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Transformational grammar is an approach to the use of grammar in communications that involves

a logical and analytical process to fully grasp the meaning behind the words selected. From this
perspective, it goes beyond the process of structural grammar, which tends to focus on the proper
construction of sentences as the device for communication. Along with sentence structure, this
type of grammar will also attempt to explore the thought behind the words.
Sometimes referred to as TG, transformational grammar attempts to apply logic to the task of
looking into the deeper meanings of the structure of sentences, and to analyze both the surface
and the underlying intent of the words used. This means employing more than just a visual
approach to the words that make up the sentence. Syntax also plays a role in the logical process
of transformational grammar, as will context. To a degree, this type of grammar calls upon most of
the tools of linguistics in an attempt to fully analyze the spoken or written word.
One of the main proponents of the idea of transformational grammar was Noam Chomsky. During
the middle portion of the 20th century, Chomsky worked to develop a logical approach to analyzing
the syntax of structural grammar within the setting of the English language. As a result of his
efforts, Chomsky developed and promoted the concept of grammar as being a broader
theory regarding language structure, rather than simply defining a method for developing the
structure for sentences. This approach had been inherent for centuries in the broader concepts
of universal grammar. But due to the work of Chomsky, linguists and grammarians began to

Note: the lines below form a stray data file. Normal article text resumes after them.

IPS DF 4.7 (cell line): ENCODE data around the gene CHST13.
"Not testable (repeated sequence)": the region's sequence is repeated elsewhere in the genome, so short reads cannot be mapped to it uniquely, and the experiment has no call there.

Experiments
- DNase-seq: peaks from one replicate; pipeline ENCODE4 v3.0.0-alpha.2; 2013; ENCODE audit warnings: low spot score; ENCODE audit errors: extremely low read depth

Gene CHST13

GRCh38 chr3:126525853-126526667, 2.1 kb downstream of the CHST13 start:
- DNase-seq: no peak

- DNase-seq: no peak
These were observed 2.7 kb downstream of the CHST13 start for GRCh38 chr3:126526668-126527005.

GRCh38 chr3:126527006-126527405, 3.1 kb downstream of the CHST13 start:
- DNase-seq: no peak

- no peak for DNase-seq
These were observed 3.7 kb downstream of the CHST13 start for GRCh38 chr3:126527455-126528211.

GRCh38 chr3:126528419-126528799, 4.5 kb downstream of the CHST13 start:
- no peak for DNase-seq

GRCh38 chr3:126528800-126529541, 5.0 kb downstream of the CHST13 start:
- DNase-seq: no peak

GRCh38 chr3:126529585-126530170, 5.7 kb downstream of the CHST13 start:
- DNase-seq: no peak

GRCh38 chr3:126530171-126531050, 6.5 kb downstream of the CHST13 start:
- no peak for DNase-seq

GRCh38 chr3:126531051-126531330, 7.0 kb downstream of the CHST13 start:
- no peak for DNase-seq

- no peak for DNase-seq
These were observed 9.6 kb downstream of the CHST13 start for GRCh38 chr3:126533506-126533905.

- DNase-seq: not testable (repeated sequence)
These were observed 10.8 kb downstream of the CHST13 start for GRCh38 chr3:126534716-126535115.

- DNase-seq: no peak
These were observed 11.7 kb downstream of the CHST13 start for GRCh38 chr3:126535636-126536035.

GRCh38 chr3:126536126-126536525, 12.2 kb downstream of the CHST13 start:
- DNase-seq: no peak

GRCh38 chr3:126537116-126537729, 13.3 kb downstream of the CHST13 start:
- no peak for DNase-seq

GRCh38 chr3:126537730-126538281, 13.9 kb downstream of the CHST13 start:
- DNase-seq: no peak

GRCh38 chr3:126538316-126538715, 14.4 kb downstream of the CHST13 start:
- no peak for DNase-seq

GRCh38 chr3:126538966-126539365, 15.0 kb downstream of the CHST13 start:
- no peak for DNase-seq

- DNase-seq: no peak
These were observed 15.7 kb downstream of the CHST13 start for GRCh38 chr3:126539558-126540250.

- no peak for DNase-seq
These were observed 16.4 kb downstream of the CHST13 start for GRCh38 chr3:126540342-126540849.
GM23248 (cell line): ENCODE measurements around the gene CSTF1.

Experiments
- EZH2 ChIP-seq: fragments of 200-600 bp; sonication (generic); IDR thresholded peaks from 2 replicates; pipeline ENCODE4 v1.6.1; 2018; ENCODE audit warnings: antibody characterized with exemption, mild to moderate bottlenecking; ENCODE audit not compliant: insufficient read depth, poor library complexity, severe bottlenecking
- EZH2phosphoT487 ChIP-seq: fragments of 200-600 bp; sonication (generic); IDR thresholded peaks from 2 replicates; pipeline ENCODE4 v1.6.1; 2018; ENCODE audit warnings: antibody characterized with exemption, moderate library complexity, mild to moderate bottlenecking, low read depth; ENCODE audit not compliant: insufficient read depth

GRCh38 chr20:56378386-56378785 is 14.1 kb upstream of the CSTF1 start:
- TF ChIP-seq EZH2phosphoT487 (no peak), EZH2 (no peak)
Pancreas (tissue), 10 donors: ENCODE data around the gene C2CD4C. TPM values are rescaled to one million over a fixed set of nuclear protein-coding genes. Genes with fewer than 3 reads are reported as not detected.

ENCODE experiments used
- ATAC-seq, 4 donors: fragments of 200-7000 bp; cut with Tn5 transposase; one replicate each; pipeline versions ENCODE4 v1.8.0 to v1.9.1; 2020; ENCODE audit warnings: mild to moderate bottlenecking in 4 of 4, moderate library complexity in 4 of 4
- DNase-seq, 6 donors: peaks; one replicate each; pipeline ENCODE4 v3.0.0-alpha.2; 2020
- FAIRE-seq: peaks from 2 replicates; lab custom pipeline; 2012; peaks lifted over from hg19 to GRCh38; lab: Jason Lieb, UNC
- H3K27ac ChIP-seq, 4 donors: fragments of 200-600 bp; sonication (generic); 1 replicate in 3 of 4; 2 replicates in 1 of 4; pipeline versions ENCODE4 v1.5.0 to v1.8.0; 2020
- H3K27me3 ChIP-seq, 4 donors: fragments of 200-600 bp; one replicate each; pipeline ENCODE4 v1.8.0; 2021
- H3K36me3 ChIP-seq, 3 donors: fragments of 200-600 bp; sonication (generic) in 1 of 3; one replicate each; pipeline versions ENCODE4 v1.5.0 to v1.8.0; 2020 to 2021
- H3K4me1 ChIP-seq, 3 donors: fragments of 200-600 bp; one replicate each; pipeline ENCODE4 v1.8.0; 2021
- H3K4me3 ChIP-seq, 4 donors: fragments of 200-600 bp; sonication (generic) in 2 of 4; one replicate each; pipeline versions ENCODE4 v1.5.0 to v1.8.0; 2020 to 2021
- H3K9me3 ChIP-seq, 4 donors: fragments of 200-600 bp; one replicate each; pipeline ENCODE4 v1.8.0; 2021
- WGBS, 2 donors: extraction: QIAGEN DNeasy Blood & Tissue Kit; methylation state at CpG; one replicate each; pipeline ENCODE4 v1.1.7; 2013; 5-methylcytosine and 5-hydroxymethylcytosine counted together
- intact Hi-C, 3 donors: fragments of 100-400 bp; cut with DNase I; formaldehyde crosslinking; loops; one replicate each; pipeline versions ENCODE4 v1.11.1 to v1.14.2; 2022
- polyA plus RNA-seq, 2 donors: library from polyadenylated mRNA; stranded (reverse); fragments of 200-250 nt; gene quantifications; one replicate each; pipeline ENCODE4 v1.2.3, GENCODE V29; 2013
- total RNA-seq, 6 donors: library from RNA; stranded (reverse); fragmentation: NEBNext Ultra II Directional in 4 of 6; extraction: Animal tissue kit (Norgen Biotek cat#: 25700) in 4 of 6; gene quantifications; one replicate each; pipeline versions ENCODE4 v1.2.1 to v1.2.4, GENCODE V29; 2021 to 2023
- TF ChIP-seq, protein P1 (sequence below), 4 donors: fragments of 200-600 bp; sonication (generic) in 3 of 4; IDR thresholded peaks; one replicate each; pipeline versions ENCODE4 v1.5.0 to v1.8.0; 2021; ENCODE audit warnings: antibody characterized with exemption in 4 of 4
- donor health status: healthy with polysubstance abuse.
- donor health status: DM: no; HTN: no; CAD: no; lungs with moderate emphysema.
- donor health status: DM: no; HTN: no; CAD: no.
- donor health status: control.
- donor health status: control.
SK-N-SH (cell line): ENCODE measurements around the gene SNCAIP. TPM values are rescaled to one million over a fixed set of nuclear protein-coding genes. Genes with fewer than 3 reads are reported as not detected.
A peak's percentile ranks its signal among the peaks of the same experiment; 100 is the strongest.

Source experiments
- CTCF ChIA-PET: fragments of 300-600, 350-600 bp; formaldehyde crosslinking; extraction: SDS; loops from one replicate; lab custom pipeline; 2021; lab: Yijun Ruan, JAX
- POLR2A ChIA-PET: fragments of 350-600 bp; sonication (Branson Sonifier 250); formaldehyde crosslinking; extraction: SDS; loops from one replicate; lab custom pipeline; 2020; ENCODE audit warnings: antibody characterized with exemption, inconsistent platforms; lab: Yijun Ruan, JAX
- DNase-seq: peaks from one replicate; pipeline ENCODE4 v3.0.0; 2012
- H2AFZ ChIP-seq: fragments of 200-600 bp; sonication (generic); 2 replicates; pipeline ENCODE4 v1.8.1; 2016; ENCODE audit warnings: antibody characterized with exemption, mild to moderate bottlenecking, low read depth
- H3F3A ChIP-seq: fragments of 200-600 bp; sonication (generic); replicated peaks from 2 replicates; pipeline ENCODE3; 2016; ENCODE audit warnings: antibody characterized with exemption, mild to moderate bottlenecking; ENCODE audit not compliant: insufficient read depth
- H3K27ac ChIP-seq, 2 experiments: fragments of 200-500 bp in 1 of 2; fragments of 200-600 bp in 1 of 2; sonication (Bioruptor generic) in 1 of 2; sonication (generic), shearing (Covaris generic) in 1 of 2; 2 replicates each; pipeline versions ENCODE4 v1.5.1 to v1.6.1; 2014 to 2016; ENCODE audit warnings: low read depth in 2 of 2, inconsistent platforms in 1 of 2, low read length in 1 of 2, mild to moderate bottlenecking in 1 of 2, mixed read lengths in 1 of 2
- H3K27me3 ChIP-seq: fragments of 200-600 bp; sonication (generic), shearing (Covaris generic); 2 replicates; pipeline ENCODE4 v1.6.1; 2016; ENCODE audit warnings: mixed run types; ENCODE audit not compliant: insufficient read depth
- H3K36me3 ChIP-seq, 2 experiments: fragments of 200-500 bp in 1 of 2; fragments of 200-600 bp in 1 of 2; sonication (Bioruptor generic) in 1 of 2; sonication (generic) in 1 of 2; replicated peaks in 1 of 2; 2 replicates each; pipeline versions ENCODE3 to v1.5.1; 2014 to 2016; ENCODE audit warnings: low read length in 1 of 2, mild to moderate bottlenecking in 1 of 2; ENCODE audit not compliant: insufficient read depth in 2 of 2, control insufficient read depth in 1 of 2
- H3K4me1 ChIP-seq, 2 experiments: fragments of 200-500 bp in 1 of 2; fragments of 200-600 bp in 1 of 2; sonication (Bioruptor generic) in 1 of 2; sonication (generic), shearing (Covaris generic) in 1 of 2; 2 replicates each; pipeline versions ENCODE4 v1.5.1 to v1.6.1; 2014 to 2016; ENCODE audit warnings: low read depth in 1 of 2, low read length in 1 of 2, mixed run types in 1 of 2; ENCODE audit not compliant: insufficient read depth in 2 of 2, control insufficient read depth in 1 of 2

understand transformational grammar as a discipline all its own.
People engage in the task of approaching grammar from a transformational approach every day.
In some cases, it is a matter of employing grammar as a means of comprehending a grouping of
words within the setting or context, rather than focusing on the actual structure of the words. At
other times, this type of grammar is utilized as a means of conveying more than one meaning. The
double-entendre may be thought of as a limited example of transformational grammar, as the
device provides both a surface and a hidden conveyance of ideas.

What is Transformational Grammar?


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Transformational grammar is a form of language analysis that establishes a relationship with the
different elements in the sentence of a language and makes use of rules or transformations to recognize these
relationships.
Content

What are the basic concepts of Transformational Grammar?

Who is the architect of Transformational Grammar?

Define the Deep Structure and Surface Structure of Transformational Grammar?

What is a Phrase Structure Tree in Transformational Grammar?


What is the use of Transformational Grammar?

What are the basic concepts of Transformational Grammar?


Transformational grammar which is usually generative grammar describes a language with the help of